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Despite low mortgage rates, the US housing market still has many first-time buyers interested

Demand for homes has rebounded in recent weeks, as evidenced by mortgage application data. But first-time buyers were not behind this increase.

The latest data from the Mortgage Bankers Association, for the week ending November 26, shows that overall mortgage applications fell 7.2% on a weekly basis. But mortgage applications to buy a home rose 5.1% from the previous week, higher than the 4.7% increase the previous week.

Overall, in November, mortgage applications for home loans rose 7% in November, according to analysis from Joshua Shapiro, chief US economist at MFR Inc., figures This compares to a 1% drop in October and an 8% gain in September. But as we dig deeper into the data, it becomes clear that not all buyers are rushing back into the market in similar numbers.

‘As home prices continue to rise at double-digit rates, buyers of newer, more expensive homes continue to dominate buying activity.’


– Joel Kan, vice president of economic and industry forecasting for the Mortgage Bankers Association

“As home prices continue to rise at a double-digit rate, buyers of newer, more expensive homes continue to dominate buying activity, while first-time buyer activity remains down,” said Joel Kan, vice president of economic and industry forecasting for the Mortgage Bankers Association, said in the trade group’s latest report.

Evidence for this can be seen in several data points, including the percentage of mortgage applications supported by the Federal Housing Administration. FHA loans can be a useful proxy for first-time buyer needs, as they require smaller up-front payments and lower minimum credit scores than loans backed by FHA. Fannie Mae
FNMA,
-6.83%

and Freddie Mac
FMCC,
-6.54%
.

In the most recent week, FHA loans accounted for just 9.4% of all home loan applications, down from 10.2% in the same week in 2020.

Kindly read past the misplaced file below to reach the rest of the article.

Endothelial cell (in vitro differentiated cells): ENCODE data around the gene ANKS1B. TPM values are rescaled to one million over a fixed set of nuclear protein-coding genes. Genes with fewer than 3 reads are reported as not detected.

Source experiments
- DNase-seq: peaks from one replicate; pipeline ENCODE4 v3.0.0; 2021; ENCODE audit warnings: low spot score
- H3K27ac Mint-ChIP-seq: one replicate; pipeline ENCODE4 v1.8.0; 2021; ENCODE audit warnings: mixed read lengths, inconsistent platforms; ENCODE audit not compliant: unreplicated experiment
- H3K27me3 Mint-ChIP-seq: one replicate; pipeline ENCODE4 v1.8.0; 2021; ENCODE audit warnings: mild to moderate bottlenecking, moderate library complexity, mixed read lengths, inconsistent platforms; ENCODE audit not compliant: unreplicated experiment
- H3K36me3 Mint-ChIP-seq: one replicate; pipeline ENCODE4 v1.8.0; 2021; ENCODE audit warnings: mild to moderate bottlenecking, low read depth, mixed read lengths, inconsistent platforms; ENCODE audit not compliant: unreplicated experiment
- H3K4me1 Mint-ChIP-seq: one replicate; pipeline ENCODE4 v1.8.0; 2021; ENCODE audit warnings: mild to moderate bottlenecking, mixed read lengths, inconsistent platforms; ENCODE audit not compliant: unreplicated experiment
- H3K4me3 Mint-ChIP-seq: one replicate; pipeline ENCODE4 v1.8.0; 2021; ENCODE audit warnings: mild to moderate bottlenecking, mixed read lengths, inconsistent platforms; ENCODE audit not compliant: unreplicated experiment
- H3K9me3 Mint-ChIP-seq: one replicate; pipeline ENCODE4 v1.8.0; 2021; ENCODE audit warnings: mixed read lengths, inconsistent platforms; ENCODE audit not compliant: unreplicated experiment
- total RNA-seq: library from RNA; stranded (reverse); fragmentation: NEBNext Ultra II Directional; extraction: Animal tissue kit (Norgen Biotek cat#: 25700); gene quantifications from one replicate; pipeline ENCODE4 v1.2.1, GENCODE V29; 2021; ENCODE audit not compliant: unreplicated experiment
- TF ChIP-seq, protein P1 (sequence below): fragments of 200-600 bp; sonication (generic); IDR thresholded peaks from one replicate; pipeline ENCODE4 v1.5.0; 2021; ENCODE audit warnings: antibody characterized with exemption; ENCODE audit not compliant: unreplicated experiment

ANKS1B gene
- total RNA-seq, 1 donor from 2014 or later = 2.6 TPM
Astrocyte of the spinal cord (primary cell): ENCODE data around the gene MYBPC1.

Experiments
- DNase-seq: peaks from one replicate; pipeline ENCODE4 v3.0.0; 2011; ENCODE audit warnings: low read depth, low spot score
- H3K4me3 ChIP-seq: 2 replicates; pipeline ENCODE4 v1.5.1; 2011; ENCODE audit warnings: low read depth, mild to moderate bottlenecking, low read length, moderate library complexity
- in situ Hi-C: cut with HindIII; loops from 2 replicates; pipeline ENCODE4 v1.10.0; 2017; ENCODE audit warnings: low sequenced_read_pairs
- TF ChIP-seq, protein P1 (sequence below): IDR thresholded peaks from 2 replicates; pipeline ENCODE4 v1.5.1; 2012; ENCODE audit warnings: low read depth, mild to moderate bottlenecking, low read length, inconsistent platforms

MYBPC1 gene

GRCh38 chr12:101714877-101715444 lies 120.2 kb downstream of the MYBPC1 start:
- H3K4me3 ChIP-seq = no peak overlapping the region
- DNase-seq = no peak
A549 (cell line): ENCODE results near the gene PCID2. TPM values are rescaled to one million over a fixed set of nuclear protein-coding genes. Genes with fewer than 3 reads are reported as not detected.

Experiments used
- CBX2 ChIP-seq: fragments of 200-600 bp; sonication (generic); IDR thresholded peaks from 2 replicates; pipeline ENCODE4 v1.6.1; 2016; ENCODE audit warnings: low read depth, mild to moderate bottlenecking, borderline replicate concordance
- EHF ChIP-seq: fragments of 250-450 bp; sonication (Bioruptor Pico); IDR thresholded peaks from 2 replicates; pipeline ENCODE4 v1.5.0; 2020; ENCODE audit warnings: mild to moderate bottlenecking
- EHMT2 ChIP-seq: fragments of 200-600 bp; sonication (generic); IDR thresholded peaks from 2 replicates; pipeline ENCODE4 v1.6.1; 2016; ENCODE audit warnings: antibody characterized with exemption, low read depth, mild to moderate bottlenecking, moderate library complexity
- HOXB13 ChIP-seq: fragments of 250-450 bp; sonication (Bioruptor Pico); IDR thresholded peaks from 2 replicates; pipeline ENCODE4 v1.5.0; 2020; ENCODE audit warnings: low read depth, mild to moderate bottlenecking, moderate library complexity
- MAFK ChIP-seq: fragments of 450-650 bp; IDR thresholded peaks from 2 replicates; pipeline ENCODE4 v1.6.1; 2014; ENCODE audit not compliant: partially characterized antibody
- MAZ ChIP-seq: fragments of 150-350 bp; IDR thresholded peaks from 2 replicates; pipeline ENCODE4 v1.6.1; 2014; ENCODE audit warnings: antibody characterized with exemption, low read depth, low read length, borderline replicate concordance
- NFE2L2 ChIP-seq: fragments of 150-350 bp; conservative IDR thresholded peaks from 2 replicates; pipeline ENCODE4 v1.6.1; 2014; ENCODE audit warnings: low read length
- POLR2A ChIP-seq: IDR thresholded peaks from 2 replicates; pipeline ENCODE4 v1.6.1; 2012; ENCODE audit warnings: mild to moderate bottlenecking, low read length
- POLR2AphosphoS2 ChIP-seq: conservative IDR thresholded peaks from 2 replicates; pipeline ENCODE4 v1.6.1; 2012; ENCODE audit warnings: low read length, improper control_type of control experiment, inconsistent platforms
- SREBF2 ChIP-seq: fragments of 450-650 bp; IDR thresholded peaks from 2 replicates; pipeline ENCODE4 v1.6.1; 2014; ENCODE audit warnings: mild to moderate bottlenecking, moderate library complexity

The number of first time buyers increased last year

Over the past year, the percentage of people buying a first home has actually gone up, according to recent data from the National Association of Realtors, going from 31% to 34%. Despite the increase, this is still far below the historical 40%.

And first-time buyers trying to hit that milestone did so despite many obstacles. “This year has solved some problems for many of them,” said George Ratiu, economic research manager at Realtor.com.

He added: “Early 2021 sees an overheated market in which demand for homes has increased rapidly due to the pandemic, leading to an inventory shortage due to more than a decade of facility construction. copies,” he added. According to analysis from Realtor.com, as of mid-2021, there are about 5.2 million homes missing.

“Even with low mortgage rates, it’s hard for many first-time buyers to compete with repeat buyers.”


– George Ratiu, director of economic research at Realtor.com

“Even with low mortgage rates, many first-time buyers find it difficult to compete with repeat buyers who bring in equity from a previous home or other buyers taking advantage of this,” says Ratiu. Full cash offer.

So far this fall, the housing market has cooled from the frenetic pace of early 2021, while maintaining a higher-than-normal home sales rate for this time of year. But inflation has taken a toll on buyers’ wallets – especially as rent costs soar. According to the National Association of Realtors, 73% of first-time buyers in the past year were previously renters.

Plus, mortgage rates have risen above the ultra-low levels seen in early 2021, and most economists expect them to rise as the Federal Reserve eases related stimulus measures. to the pandemic.

Adam DeSanctis, director of public affairs at the Mortgage Bankers Association.

First-time buyer success may depend on whether inventory conditions improve. Ratiu said that more homeowners are expected to list homes for sale in the coming months, which will give buyers more options and contribute to slowing the pace of high home price growth. If that expectation doesn’t come true, success may ultimately reflect which buyers have access to financial assistance.

According to the National Association of Realtors, between 2020 and 2021, 1 in 4 first-time buyers have used a gift or loan from friends or family to prepay.

Source link Despite low mortgage rates, the US housing market still has many first-time buyers interested

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